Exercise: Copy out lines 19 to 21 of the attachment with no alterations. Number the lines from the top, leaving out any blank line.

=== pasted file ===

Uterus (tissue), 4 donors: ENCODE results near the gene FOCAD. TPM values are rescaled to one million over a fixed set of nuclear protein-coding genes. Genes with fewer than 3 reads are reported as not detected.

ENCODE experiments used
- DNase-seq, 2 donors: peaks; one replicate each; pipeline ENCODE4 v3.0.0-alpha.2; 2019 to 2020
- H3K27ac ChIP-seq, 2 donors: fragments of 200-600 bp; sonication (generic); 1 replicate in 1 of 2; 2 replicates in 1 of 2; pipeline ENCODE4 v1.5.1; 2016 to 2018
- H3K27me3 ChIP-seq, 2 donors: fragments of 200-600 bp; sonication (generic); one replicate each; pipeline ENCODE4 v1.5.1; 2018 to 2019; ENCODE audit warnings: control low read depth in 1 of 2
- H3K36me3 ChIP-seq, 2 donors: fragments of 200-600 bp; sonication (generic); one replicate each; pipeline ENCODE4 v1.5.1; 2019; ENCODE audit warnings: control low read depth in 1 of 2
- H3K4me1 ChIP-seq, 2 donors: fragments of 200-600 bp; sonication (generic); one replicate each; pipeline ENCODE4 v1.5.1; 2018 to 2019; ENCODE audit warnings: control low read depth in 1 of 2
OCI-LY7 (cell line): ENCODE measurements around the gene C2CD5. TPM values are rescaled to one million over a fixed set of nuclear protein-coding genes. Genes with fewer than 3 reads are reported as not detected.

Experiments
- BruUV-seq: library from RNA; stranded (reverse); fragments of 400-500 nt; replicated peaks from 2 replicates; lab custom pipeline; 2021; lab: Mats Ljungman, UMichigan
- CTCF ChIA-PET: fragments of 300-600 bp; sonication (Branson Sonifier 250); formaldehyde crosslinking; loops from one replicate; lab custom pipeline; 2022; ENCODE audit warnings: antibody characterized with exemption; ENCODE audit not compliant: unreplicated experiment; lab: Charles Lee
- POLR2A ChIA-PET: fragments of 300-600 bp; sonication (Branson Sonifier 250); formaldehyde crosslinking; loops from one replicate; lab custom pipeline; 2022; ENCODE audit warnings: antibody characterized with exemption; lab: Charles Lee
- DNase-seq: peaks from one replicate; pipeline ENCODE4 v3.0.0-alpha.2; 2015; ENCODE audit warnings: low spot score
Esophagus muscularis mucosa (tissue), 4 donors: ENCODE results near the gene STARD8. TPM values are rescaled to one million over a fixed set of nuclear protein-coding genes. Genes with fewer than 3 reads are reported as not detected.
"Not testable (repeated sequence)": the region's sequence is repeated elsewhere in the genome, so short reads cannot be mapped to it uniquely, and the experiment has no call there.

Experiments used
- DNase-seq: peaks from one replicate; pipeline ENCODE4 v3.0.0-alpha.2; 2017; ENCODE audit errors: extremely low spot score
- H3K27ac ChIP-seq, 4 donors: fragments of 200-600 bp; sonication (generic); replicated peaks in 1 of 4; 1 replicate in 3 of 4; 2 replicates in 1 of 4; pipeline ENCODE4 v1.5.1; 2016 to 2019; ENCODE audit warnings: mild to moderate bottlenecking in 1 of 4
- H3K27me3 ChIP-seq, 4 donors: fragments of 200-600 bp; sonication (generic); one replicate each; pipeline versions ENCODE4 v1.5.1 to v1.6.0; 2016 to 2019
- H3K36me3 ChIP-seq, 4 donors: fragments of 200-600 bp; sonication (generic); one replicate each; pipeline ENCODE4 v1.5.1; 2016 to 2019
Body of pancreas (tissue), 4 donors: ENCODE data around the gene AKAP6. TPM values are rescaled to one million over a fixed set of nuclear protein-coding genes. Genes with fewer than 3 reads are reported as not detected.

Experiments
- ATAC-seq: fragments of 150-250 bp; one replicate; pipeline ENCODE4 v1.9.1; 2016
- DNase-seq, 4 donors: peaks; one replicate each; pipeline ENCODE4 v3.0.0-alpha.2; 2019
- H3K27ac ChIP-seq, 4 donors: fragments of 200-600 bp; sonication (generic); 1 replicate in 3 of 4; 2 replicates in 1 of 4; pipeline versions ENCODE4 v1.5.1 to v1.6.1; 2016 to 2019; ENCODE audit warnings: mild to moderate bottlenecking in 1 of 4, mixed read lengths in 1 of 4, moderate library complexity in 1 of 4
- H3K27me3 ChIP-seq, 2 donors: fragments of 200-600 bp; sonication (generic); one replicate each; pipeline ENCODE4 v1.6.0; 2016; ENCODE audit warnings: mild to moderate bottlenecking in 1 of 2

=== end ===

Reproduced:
- H3K27me3 ChIP-seq, 4 donors: fragments of 200-600 bp; sonication (generic); one replicate each; pipeline versions ENCODE4 v1.5.1 to v1.6.0; 2016 to 2019
- H3K36me3 ChIP-seq, 4 donors: fragments of 200-600 bp; sonication (generic); one replicate each; pipeline ENCODE4 v1.5.1; 2016 to 2019
Body of pancreas (tissue), 4 donors: ENCODE data around the gene AKAP6. TPM values are rescaled to one million over a fixed set of nuclear protein-coding genes. Genes with fewer than 3 reads are reported as not detected.